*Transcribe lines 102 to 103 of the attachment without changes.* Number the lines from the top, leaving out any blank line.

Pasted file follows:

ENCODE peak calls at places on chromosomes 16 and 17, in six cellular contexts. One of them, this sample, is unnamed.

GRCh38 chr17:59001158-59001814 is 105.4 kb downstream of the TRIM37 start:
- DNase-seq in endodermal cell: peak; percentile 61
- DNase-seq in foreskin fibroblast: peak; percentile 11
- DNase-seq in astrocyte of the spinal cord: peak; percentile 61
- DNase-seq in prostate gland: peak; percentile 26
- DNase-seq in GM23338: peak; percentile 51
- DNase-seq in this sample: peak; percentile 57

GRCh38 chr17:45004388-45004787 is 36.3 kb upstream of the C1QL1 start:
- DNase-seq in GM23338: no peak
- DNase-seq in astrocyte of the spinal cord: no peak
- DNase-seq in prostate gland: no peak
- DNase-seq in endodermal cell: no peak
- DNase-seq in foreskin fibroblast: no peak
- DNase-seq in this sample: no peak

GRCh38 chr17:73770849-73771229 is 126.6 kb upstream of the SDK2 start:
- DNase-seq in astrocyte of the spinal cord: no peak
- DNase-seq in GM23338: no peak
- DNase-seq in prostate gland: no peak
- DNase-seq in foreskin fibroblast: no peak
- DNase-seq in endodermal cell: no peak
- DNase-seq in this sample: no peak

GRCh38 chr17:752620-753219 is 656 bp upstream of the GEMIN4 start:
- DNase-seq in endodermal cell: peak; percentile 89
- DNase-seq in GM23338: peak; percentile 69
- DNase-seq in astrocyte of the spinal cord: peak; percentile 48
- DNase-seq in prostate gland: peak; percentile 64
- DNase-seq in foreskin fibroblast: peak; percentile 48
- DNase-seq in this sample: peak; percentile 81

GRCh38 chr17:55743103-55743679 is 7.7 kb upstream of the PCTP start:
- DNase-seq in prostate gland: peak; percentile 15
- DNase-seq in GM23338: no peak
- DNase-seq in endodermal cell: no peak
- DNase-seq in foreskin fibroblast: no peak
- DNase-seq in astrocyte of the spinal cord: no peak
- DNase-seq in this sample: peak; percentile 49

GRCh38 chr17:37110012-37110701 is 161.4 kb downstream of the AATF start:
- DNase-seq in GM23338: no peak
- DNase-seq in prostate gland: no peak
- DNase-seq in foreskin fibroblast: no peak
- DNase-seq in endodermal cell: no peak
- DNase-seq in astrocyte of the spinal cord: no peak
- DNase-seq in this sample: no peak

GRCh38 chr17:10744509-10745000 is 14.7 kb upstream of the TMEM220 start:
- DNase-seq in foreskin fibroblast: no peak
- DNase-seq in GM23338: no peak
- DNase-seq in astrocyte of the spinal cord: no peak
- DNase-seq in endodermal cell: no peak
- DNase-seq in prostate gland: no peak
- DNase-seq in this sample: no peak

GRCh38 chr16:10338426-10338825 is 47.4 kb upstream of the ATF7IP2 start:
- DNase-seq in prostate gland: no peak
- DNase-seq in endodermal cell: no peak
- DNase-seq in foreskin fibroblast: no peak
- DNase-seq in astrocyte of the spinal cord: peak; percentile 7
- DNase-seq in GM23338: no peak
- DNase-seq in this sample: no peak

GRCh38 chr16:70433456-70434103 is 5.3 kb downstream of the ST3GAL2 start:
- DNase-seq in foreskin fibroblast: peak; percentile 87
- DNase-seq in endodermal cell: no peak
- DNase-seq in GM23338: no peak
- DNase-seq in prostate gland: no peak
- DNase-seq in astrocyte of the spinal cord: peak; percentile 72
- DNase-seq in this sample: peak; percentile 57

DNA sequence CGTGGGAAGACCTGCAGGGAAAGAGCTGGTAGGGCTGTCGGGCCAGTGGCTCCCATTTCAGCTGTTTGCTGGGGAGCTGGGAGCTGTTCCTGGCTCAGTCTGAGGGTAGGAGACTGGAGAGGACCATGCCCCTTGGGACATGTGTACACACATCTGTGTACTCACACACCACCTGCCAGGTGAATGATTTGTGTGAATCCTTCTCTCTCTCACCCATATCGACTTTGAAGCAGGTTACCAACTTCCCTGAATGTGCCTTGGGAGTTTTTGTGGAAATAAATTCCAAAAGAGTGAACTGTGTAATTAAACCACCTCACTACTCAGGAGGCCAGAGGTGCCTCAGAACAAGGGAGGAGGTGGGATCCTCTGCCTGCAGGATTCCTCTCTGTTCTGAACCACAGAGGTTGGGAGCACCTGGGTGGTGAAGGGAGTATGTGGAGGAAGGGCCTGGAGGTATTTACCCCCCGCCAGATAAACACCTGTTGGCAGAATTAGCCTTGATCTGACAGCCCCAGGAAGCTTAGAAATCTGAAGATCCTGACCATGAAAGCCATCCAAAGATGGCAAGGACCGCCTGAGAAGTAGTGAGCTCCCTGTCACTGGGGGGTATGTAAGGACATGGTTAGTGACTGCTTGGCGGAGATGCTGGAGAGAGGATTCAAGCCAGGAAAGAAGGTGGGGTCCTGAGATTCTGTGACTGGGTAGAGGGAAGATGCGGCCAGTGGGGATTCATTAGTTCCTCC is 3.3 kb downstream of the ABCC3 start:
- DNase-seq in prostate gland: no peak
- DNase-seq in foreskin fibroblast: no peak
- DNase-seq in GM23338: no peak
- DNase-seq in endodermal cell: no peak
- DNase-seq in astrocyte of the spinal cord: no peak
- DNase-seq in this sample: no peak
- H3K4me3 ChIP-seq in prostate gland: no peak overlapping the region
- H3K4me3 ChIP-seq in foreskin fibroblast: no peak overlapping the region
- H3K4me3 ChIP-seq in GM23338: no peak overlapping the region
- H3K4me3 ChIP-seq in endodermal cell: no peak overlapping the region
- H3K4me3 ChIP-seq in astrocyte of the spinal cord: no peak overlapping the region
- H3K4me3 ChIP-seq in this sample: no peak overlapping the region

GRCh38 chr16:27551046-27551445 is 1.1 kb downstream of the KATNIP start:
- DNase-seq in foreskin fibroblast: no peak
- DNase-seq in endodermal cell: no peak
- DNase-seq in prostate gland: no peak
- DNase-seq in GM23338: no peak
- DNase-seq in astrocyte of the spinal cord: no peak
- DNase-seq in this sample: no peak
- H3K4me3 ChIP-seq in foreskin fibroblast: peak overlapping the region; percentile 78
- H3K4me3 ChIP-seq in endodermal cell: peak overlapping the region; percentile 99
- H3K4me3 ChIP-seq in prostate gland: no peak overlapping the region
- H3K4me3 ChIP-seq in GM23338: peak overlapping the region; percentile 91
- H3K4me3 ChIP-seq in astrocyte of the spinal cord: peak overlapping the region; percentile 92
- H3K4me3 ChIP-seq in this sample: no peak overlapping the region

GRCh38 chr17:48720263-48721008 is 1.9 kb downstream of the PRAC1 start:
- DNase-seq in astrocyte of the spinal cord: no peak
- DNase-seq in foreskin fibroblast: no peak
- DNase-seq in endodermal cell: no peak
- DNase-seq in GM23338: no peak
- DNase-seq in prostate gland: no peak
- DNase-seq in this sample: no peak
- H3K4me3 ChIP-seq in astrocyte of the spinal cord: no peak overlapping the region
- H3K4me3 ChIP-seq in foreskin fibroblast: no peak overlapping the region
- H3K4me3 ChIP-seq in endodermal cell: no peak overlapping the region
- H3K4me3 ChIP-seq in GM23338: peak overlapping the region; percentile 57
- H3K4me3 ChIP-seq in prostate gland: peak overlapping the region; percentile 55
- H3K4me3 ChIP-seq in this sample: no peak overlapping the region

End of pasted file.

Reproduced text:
- H3K4me3 ChIP-seq in prostate gland: peak overlapping the region; percentile 55
- H3K4me3 ChIP-seq in this sample: no peak overlapping the region